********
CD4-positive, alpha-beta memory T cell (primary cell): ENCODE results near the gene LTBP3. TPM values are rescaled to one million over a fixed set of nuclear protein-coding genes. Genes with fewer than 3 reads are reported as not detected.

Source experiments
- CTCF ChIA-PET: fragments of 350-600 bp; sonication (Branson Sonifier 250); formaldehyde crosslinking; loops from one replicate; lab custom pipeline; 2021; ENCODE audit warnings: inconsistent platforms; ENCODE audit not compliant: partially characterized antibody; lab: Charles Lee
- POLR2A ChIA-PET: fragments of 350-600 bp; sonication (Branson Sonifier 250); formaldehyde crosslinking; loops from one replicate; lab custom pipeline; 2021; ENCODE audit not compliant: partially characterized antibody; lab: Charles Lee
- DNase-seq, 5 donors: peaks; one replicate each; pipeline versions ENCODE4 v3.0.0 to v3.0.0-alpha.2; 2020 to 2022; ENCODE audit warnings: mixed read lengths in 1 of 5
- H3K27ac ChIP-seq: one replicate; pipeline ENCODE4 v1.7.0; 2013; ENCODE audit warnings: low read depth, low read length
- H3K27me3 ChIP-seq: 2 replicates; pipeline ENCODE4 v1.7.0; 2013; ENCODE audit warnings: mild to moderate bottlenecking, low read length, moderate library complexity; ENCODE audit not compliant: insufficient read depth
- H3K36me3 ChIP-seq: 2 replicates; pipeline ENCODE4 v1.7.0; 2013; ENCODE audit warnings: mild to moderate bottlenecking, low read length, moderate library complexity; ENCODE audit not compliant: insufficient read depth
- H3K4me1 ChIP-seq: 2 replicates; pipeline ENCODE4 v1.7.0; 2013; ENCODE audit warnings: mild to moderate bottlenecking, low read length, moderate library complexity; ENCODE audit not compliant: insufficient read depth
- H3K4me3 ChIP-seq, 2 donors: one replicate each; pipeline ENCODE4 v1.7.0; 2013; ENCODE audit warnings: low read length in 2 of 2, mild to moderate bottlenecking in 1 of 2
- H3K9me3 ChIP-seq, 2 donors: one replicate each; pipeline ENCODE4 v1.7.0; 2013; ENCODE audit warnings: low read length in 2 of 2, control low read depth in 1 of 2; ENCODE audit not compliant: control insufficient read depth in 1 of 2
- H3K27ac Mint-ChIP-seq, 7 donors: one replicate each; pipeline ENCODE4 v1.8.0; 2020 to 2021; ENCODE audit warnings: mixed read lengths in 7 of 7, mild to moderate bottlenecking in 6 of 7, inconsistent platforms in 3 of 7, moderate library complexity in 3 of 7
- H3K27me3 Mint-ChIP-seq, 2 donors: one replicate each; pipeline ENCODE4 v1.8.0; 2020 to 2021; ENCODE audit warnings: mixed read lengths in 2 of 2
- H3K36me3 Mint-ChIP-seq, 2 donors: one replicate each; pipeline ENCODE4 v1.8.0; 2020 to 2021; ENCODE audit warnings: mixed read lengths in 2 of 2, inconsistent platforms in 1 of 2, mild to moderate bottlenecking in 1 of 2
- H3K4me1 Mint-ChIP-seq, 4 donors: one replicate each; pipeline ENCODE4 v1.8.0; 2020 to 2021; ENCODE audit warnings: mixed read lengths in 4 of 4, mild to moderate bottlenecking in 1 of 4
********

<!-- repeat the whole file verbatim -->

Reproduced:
CD4-positive, alpha-beta memory T cell (primary cell): ENCODE results near the gene LTBP3. TPM values are rescaled to one million over a fixed set of nuclear protein-coding genes. Genes with fewer than 3 reads are reported as not detected.

Source experiments
- CTCF ChIA-PET: fragments of 350-600 bp; sonication (Branson Sonifier 250); formaldehyde crosslinking; loops from one replicate; lab custom pipeline; 2021; ENCODE audit warnings: inconsistent platforms; ENCODE audit not compliant: partially characterized antibody; lab: Charles Lee
- POLR2A ChIA-PET: fragments of 350-600 bp; sonication (Branson Sonifier 250); formaldehyde crosslinking; loops from one replicate; lab custom pipeline; 2021; ENCODE audit not compliant: partially characterized antibody; lab: Charles Lee
- DNase-seq, 5 donors: peaks; one replicate each; pipeline versions ENCODE4 v3.0.0 to v3.0.0-alpha.2; 2020 to 2022; ENCODE audit warnings: mixed read lengths in 1 of 5
- H3K27ac ChIP-seq: one replicate; pipeline ENCODE4 v1.7.0; 2013; ENCODE audit warnings: low read depth, low read length
- H3K27me3 ChIP-seq: 2 replicates; pipeline ENCODE4 v1.7.0; 2013; ENCODE audit warnings: mild to moderate bottlenecking, low read length, moderate library complexity; ENCODE audit not compliant: insufficient read depth
- H3K36me3 ChIP-seq: 2 replicates; pipeline ENCODE4 v1.7.0; 2013; ENCODE audit warnings: mild to moderate bottlenecking, low read length, moderate library complexity; ENCODE audit not compliant: insufficient read depth
- H3K4me1 ChIP-seq: 2 replicates; pipeline ENCODE4 v1.7.0; 2013; ENCODE audit warnings: mild to moderate bottlenecking, low read length, moderate library complexity; ENCODE audit not compliant: insufficient read depth
- H3K4me3 ChIP-seq, 2 donors: one replicate each; pipeline ENCODE4 v1.7.0; 2013; ENCODE audit warnings: low read length in 2 of 2, mild to moderate bottlenecking in 1 of 2
- H3K9me3 ChIP-seq, 2 donors: one replicate each; pipeline ENCODE4 v1.7.0; 2013; ENCODE audit warnings: low read length in 2 of 2, control low read depth in 1 of 2; ENCODE audit not compliant: control insufficient read depth in 1 of 2
- H3K27ac Mint-ChIP-seq, 7 donors: one replicate each; pipeline ENCODE4 v1.8.0; 2020 to 2021; ENCODE audit warnings: mixed read lengths in 7 of 7, mild to moderate bottlenecking in 6 of 7, inconsistent platforms in 3 of 7, moderate library complexity in 3 of 7
- H3K27me3 Mint-ChIP-seq, 2 donors: one replicate each; pipeline ENCODE4 v1.8.0; 2020 to 2021; ENCODE audit warnings: mixed read lengths in 2 of 2
- H3K36me3 Mint-ChIP-seq, 2 donors: one replicate each; pipeline ENCODE4 v1.8.0; 2020 to 2021; ENCODE audit warnings: mixed read lengths in 2 of 2, inconsistent platforms in 1 of 2, mild to moderate bottlenecking in 1 of 2
- H3K4me1 Mint-ChIP-seq, 4 donors: one replicate each; pipeline ENCODE4 v1.8.0; 2020 to 2021; ENCODE audit warnings: mixed read lengths in 4 of 4, mild to moderate bottlenecking in 1 of 4